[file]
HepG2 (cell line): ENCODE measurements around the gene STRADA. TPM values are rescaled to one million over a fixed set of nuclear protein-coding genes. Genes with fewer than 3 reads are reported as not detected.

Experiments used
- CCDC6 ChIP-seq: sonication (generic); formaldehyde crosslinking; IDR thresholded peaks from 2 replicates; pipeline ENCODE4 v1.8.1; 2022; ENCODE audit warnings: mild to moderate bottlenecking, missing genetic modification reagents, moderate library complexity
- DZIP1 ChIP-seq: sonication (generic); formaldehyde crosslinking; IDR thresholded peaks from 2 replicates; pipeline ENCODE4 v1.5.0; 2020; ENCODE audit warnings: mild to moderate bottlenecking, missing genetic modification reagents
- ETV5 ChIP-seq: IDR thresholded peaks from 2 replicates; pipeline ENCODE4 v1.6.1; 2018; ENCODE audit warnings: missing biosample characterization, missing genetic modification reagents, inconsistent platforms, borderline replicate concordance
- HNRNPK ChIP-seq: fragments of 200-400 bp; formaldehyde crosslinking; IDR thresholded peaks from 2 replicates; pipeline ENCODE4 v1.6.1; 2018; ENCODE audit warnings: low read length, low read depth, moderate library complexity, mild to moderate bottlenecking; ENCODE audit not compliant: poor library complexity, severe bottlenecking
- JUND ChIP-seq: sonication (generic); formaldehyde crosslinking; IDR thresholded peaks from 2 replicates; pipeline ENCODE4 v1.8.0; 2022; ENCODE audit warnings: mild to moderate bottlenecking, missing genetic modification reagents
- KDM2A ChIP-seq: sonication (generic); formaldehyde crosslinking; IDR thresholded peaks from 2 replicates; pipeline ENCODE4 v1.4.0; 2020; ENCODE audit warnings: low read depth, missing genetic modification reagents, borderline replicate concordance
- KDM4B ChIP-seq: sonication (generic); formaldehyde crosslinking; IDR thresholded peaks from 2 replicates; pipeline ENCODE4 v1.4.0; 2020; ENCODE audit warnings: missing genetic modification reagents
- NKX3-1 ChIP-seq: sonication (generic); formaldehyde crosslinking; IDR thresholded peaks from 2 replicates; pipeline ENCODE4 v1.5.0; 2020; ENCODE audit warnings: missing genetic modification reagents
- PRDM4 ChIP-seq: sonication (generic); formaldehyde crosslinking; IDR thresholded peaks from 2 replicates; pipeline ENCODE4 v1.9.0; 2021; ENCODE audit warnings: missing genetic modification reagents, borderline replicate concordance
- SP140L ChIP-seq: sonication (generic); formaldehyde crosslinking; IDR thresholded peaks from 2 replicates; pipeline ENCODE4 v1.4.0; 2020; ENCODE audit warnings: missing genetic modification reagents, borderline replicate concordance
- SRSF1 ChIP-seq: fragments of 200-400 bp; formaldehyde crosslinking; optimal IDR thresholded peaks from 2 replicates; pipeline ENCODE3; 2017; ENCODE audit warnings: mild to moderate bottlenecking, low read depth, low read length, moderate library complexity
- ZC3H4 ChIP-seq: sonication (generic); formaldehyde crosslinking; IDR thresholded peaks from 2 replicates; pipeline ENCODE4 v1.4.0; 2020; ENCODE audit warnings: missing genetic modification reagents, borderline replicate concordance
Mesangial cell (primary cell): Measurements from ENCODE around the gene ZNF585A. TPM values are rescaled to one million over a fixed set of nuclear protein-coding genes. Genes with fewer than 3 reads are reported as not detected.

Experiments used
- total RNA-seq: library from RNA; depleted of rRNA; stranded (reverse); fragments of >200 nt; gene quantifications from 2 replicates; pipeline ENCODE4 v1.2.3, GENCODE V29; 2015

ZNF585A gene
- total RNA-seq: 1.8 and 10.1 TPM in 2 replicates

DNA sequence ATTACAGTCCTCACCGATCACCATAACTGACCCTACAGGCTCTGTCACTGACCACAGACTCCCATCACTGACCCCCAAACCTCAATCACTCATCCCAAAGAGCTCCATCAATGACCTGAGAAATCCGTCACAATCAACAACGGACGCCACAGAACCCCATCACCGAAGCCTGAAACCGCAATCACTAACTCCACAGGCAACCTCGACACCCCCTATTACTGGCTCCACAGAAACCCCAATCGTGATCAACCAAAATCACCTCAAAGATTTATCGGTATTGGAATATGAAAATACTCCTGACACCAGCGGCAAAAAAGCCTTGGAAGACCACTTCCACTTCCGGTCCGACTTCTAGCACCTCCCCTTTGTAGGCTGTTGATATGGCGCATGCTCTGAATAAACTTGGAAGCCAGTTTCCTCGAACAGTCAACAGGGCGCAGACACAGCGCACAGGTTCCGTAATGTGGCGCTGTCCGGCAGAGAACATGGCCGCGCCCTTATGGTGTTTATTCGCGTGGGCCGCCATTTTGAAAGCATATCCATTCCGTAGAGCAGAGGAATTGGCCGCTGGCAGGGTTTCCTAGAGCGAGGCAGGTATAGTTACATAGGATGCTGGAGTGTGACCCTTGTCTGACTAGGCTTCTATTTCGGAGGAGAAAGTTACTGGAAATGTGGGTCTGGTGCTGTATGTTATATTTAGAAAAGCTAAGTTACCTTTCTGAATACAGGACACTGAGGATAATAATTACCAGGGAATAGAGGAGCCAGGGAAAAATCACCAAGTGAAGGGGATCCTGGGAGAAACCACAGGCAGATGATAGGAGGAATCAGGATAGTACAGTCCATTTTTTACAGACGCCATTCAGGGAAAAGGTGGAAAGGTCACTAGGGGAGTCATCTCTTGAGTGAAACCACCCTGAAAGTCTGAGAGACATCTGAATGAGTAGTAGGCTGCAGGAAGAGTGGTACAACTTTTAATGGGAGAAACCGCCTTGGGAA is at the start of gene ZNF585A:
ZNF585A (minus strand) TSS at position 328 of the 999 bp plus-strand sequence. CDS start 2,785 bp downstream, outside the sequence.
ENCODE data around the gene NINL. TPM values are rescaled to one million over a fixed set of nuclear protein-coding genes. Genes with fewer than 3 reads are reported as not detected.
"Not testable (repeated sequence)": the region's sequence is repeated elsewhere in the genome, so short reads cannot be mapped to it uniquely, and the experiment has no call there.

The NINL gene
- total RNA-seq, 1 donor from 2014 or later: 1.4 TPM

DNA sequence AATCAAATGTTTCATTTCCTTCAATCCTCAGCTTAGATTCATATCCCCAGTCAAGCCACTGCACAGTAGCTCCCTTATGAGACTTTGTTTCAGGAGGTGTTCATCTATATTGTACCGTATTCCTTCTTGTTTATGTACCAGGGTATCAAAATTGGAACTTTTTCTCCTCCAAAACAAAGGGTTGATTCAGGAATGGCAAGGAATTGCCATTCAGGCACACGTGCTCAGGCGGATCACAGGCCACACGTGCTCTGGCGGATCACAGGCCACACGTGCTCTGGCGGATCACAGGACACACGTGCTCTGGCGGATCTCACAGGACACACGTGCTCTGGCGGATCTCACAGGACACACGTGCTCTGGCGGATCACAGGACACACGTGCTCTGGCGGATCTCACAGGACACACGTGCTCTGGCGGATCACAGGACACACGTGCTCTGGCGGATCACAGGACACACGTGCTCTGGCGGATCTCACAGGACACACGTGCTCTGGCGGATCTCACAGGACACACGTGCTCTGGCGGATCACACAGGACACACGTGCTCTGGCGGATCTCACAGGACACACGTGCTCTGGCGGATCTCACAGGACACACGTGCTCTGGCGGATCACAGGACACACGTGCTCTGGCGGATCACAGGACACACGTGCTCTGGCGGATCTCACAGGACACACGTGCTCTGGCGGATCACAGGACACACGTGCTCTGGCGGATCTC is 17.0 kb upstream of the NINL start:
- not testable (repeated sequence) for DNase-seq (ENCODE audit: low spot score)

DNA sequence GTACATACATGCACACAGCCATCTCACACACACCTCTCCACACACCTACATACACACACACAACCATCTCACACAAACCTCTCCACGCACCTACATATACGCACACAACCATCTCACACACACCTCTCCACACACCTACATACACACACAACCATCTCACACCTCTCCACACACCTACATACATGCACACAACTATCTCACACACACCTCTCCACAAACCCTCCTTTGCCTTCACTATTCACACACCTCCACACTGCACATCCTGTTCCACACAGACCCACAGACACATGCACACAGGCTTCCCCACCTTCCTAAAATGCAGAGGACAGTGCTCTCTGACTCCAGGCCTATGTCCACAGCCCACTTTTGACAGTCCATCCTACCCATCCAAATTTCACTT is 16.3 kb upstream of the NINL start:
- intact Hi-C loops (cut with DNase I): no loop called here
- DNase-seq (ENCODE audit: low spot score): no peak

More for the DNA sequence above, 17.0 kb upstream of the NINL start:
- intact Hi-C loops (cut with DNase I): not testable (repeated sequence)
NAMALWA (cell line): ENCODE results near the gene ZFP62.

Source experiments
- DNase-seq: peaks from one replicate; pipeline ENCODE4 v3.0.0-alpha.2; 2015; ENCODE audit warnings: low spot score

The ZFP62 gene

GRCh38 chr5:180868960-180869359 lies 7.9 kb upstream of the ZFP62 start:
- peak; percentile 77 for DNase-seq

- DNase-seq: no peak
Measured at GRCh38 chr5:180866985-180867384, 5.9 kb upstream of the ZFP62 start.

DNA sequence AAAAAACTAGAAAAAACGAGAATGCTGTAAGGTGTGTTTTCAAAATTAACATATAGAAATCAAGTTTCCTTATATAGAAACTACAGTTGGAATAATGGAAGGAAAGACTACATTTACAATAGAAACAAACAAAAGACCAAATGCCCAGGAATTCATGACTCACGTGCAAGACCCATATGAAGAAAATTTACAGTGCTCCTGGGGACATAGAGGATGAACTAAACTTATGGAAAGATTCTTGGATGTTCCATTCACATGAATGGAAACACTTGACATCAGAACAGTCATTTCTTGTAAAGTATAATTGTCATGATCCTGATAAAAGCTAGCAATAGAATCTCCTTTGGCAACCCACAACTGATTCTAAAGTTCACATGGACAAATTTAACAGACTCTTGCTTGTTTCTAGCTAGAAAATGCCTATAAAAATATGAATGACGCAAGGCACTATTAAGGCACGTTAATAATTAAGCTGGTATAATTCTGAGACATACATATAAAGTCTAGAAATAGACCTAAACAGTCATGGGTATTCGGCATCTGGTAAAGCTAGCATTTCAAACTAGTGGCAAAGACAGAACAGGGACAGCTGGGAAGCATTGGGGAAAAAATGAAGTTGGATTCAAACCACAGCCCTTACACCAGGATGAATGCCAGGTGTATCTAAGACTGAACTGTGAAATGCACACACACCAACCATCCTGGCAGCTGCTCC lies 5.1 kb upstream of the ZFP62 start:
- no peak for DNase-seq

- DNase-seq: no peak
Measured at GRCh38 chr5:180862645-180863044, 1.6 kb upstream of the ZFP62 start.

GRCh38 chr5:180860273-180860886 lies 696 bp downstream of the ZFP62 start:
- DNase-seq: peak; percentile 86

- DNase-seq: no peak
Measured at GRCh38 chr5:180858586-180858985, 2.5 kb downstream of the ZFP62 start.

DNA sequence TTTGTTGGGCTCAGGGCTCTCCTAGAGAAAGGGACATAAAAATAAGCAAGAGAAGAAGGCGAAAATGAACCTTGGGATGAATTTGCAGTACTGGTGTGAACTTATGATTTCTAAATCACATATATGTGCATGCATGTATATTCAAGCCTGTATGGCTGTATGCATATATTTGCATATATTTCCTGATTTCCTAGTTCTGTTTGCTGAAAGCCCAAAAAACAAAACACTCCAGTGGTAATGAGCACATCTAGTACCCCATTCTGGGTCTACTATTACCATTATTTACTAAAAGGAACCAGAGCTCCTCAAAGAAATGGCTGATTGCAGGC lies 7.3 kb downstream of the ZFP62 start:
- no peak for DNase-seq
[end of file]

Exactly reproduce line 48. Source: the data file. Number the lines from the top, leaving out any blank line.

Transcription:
Measured at GRCh38 chr5:180858586-180858985, 2.5 kb downstream of the ZFP62 start.